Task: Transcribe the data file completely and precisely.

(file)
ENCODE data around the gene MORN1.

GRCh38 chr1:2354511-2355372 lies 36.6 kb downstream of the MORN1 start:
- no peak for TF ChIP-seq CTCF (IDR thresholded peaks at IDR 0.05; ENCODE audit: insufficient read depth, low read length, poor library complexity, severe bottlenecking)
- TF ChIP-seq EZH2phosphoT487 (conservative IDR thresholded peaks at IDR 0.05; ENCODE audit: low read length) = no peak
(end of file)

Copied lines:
ENCODE data around the gene MORN1.

GRCh38 chr1:2354511-2355372 lies 36.6 kb downstream of the MORN1 start:
- no peak for TF ChIP-seq CTCF (IDR thresholded peaks at IDR 0.05; ENCODE audit: insufficient read depth, low read length, poor library complexity, severe bottlenecking)
- TF ChIP-seq EZH2phosphoT487 (conservative IDR thresholded peaks at IDR 0.05; ENCODE audit: low read length) = no peak